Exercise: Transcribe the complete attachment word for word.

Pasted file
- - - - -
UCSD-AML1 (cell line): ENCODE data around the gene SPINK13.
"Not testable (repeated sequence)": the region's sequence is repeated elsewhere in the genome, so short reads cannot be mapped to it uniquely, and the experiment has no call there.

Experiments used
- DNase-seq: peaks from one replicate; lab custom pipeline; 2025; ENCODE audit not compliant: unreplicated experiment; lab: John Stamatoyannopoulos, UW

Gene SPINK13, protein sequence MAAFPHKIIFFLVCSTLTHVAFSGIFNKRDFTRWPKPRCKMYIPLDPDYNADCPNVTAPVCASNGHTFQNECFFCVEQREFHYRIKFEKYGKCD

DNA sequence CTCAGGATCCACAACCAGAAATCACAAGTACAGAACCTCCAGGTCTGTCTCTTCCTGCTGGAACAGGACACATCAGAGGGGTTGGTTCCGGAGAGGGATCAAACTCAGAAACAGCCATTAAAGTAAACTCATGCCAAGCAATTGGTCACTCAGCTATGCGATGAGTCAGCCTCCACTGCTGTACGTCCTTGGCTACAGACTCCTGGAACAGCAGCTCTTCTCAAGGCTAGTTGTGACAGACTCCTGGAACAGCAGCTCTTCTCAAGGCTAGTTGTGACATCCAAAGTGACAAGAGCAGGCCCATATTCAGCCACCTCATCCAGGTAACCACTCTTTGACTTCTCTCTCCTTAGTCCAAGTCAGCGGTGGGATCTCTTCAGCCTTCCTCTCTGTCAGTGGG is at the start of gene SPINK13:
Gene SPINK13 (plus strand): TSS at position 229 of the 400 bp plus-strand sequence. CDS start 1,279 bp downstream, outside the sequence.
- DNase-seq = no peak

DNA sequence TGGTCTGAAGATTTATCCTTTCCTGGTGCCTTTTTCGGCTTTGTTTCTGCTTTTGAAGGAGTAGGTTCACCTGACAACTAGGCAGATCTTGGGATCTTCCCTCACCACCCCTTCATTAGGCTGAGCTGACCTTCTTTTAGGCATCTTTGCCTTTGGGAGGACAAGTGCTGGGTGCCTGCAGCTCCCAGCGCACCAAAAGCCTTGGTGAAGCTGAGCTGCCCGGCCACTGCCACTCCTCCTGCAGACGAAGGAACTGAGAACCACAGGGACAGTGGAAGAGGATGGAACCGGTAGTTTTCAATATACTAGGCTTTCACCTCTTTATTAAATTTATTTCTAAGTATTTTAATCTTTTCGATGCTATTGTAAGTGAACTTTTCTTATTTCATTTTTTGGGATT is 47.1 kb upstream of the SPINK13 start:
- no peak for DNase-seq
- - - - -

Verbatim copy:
UCSD-AML1 (cell line): ENCODE data around the gene SPINK13.
"Not testable (repeated sequence)": the region's sequence is repeated elsewhere in the genome, so short reads cannot be mapped to it uniquely, and the experiment has no call there.

Experiments used
- DNase-seq: peaks from one replicate; lab custom pipeline; 2025; ENCODE audit not compliant: unreplicated experiment; lab: John Stamatoyannopoulos, UW

Gene SPINK13, protein sequence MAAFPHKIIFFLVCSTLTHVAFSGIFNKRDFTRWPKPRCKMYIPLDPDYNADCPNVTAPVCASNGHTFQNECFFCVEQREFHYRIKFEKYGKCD

DNA sequence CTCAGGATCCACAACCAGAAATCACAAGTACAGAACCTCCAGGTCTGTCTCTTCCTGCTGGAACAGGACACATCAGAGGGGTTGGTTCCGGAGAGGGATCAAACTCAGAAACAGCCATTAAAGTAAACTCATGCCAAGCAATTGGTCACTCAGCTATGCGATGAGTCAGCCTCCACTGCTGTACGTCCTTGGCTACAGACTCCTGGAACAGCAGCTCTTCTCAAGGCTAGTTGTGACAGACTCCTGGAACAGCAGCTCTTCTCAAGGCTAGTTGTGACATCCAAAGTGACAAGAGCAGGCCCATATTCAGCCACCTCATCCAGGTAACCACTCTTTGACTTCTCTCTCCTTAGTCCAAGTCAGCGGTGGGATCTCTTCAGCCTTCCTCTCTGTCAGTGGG is at the start of gene SPINK13:
Gene SPINK13 (plus strand): TSS at position 229 of the 400 bp plus-strand sequence. CDS start 1,279 bp downstream, outside the sequence.
- DNase-seq = no peak

DNA sequence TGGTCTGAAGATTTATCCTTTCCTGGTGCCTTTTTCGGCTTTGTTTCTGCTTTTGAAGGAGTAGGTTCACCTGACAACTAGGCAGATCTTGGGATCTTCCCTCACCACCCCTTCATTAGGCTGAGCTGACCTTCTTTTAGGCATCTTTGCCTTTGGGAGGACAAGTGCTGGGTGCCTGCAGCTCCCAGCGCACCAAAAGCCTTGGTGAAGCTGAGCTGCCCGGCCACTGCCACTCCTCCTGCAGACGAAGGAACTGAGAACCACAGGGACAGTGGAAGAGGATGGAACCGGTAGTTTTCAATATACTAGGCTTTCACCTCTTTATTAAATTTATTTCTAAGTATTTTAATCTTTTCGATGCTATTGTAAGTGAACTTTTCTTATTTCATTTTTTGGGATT is 47.1 kb upstream of the SPINK13 start:
- no peak for DNase-seq